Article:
I took the 70 slab eastward and got off on the CO 6 exit towards Golden, another winding road with some tunnels thrown in. The road follows a creek which winds its way down some pretty tall canyon walls, very nice and scenic ride. Once in Golden, I headed on south and got back on the 470 slab and back home since I'd filled up the capacity of the media card on my camera.

A nice little ride, with many twisty roads to liven things up.

Friday, July 27, 2007

An Ad-Hoc camera mount for this weekend's riding

Funny how one thing leads to another in terms of farkle for the motorcycle.

It all started when once again I got the bug to get an accessory shelf for Maria. The one I had finally settled on was the BMR Shelf for an R1150RT. I had spotted this shelf on a RT at the West Bend Rally in Wisconsin:

This is not Maria, but shows the shelf I wanted

Some shopping around and I found the price to be $135 from the manufacturer. So out go the postings on the various bike forums and mailing lists I am part of. The very next day, I get an email with an offer to sell the shelf at a good price and I snapped it up. It should be here early next week! Can't wait!

So, what's this got to do with this weekend you ask? Well, while shopping around for the BMR Shelf, I had found another site where they made shelves for Big Mak tankbags. They only made them for the shorter bags (up to 3" in height), not the big honker like the one I have though. However, a look at their pics and I was able to replicate their design but taller to fit my tankbag.

Here's what gave me the idea from the Manic Salamander Website:

I did a proof of concept on it before I bought the BMR shelf too, it proved that with my Nokia N800 GPS unit in place, it blocked my view of the telltales and I did not like it. My tankbag is too high you see, the bag above is only 3" tall. My bag is closer to 6" tall!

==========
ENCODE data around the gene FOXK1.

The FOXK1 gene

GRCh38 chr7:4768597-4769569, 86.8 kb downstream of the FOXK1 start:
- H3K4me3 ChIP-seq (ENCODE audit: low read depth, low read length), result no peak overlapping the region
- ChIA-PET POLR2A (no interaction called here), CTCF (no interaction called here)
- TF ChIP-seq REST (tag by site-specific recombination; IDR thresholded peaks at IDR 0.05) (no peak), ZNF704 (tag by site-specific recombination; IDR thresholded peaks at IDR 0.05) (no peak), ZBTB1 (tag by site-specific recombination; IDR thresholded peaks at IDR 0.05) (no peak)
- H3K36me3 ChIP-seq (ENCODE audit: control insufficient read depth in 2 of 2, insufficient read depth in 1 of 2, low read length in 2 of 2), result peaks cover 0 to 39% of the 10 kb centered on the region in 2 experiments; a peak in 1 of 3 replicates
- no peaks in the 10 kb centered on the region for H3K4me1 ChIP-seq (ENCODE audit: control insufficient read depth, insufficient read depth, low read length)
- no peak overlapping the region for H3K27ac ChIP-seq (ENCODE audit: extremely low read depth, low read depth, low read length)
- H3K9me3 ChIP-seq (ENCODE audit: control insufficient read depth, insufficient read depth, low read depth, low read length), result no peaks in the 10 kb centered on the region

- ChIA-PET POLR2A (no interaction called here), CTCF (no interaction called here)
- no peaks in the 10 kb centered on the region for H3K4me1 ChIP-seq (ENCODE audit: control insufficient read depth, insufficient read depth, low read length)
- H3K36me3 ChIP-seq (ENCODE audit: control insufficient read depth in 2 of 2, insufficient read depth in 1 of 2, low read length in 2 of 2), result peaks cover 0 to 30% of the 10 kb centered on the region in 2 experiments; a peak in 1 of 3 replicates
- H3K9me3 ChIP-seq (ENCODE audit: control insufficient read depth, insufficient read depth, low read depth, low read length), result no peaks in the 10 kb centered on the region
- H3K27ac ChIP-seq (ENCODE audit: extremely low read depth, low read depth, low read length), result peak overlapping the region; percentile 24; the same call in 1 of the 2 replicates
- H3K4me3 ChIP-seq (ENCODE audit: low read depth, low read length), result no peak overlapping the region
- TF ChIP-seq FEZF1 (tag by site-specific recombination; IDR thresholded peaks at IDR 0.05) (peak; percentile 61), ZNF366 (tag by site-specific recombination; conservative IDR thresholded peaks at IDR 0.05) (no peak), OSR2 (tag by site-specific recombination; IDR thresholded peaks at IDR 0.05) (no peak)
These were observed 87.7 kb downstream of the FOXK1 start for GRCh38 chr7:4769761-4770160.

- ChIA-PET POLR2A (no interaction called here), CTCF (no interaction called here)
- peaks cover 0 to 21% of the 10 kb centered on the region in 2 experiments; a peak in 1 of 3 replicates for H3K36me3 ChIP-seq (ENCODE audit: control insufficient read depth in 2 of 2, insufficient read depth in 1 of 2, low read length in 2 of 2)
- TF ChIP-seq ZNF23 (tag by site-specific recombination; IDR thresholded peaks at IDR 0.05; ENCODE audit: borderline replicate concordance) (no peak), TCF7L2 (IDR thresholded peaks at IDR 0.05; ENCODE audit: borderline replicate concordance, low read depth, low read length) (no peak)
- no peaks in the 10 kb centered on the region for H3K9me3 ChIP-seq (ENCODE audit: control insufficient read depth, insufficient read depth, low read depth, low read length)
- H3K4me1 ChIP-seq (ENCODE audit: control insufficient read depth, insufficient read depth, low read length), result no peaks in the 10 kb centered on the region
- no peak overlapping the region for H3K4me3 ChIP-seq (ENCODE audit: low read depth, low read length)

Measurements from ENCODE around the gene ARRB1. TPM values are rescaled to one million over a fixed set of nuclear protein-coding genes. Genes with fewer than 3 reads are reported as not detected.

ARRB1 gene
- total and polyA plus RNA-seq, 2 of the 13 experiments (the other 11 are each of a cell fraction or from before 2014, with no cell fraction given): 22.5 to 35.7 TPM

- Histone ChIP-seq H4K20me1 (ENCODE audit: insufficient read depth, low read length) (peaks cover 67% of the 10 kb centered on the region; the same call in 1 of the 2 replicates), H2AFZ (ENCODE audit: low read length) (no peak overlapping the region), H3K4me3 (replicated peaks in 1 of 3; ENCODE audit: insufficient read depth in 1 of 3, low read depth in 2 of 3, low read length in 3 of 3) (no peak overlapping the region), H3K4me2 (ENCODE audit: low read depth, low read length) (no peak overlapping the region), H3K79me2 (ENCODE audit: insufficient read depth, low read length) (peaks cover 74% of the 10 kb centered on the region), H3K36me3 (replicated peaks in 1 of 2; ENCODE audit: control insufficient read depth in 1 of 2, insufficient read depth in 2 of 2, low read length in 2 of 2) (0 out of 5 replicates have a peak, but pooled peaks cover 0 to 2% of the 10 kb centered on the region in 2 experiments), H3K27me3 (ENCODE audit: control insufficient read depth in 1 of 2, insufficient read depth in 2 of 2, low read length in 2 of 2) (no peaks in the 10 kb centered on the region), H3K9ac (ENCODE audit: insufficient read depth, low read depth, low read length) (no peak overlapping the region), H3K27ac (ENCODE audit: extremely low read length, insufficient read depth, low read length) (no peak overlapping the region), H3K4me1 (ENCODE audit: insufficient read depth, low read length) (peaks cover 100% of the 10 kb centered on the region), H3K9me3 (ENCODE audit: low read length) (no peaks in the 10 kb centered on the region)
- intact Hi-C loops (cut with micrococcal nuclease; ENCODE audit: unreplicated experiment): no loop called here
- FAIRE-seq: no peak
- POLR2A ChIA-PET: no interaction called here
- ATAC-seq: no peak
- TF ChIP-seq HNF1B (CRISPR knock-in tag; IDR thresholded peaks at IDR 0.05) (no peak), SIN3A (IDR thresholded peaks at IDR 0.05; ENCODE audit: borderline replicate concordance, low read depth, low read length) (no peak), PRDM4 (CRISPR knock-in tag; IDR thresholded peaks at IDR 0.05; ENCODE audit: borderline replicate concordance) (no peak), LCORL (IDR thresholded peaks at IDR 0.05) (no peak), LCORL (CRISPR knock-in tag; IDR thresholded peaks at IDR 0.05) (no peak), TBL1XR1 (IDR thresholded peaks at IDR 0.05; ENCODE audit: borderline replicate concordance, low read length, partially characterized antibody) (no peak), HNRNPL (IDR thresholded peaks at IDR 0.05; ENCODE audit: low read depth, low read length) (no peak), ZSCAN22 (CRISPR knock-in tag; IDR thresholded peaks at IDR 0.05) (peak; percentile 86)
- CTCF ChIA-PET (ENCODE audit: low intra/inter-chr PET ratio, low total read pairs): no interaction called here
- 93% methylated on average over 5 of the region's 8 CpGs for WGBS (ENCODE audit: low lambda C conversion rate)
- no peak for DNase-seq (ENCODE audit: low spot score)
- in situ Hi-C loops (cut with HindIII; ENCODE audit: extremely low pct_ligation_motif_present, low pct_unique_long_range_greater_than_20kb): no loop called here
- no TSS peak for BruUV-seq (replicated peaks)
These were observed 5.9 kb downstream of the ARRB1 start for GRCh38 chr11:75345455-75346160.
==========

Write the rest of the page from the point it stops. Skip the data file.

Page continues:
So there I stood today, with what I thought was a useless metal shelf for the tank bag. Then lightning struck, I recalled an email exchange I'd had with a fellow rider about taking pics while riding. I dug out my small camera tripod, secured it onto the front of the metal shelf I'd created and voila, camera mount for Maria while moving!

Took her out and found the mount, which rests on the tankbag's support frame and platen, shakes quite a bit. I'll have to work on reducing the bouncing but as you can see, it takes pictures within the bearable range:

Why do this? Just doing a proof of concept as to usability of the metal shelf I fabricated for my tank bag, and to see how easy and safe it will be to mount the camera on my incoming BMR shelf next week for a more permanent type solution. I can see some real potential for this metal shelf in addition to the BMR shelf which will be permanently bolted onto Maria's cockpit.

Here's some pics of the metal shelf, holding the tripod, on my tankbag and motorcycle:

So, this metal shelf will suffice until I get the BMR shelf next week. After that, who knows, perhaps it'll serve as supplemental farkle parking space. Perhaps it'll join the other items I've bought for my motorcycle which did not quite work out. That's half the fun though, isn't it?